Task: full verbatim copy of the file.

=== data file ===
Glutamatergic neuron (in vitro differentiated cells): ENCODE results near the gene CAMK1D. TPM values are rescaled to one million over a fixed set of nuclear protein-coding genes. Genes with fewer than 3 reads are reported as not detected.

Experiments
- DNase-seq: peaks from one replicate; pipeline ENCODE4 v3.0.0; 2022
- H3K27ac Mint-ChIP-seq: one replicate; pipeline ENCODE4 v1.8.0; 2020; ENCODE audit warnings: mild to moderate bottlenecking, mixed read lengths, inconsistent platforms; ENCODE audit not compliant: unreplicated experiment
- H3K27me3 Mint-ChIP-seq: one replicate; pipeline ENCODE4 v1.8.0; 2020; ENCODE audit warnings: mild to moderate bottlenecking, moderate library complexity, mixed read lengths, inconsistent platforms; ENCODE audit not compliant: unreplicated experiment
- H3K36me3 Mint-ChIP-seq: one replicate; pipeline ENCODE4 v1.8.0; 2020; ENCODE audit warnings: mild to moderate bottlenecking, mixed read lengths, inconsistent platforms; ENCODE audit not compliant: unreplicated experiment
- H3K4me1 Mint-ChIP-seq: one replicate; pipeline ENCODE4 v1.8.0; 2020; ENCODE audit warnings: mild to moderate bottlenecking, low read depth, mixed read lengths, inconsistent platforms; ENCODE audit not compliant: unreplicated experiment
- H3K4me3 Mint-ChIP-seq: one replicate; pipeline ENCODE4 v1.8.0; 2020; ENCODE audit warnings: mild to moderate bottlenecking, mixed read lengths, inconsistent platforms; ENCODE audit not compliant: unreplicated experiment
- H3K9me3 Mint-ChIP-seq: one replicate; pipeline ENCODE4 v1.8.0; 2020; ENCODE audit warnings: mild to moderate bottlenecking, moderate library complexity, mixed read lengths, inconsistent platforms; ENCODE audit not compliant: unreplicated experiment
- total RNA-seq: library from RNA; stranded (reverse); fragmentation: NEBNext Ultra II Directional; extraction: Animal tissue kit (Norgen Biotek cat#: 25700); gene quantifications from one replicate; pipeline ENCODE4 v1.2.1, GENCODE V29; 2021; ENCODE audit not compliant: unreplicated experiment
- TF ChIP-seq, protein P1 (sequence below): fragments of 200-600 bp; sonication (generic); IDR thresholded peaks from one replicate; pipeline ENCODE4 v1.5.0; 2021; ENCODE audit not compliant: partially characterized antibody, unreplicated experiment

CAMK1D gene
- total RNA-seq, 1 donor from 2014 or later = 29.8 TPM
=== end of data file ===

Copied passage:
Glutamatergic neuron (in vitro differentiated cells): ENCODE results near the gene CAMK1D. TPM values are rescaled to one million over a fixed set of nuclear protein-coding genes. Genes with fewer than 3 reads are reported as not detected.

Experiments
- DNase-seq: peaks from one replicate; pipeline ENCODE4 v3.0.0; 2022
- H3K27ac Mint-ChIP-seq: one replicate; pipeline ENCODE4 v1.8.0; 2020; ENCODE audit warnings: mild to moderate bottlenecking, mixed read lengths, inconsistent platforms; ENCODE audit not compliant: unreplicated experiment
- H3K27me3 Mint-ChIP-seq: one replicate; pipeline ENCODE4 v1.8.0; 2020; ENCODE audit warnings: mild to moderate bottlenecking, moderate library complexity, mixed read lengths, inconsistent platforms; ENCODE audit not compliant: unreplicated experiment
- H3K36me3 Mint-ChIP-seq: one replicate; pipeline ENCODE4 v1.8.0; 2020; ENCODE audit warnings: mild to moderate bottlenecking, mixed read lengths, inconsistent platforms; ENCODE audit not compliant: unreplicated experiment
- H3K4me1 Mint-ChIP-seq: one replicate; pipeline ENCODE4 v1.8.0; 2020; ENCODE audit warnings: mild to moderate bottlenecking, low read depth, mixed read lengths, inconsistent platforms; ENCODE audit not compliant: unreplicated experiment
- H3K4me3 Mint-ChIP-seq: one replicate; pipeline ENCODE4 v1.8.0; 2020; ENCODE audit warnings: mild to moderate bottlenecking, mixed read lengths, inconsistent platforms; ENCODE audit not compliant: unreplicated experiment
- H3K9me3 Mint-ChIP-seq: one replicate; pipeline ENCODE4 v1.8.0; 2020; ENCODE audit warnings: mild to moderate bottlenecking, moderate library complexity, mixed read lengths, inconsistent platforms; ENCODE audit not compliant: unreplicated experiment
- total RNA-seq: library from RNA; stranded (reverse); fragmentation: NEBNext Ultra II Directional; extraction: Animal tissue kit (Norgen Biotek cat#: 25700); gene quantifications from one replicate; pipeline ENCODE4 v1.2.1, GENCODE V29; 2021; ENCODE audit not compliant: unreplicated experiment
- TF ChIP-seq, protein P1 (sequence below): fragments of 200-600 bp; sonication (generic); IDR thresholded peaks from one replicate; pipeline ENCODE4 v1.5.0; 2021; ENCODE audit not compliant: partially characterized antibody, unreplicated experiment

CAMK1D gene
- total RNA-seq, 1 donor from 2014 or later = 29.8 TPM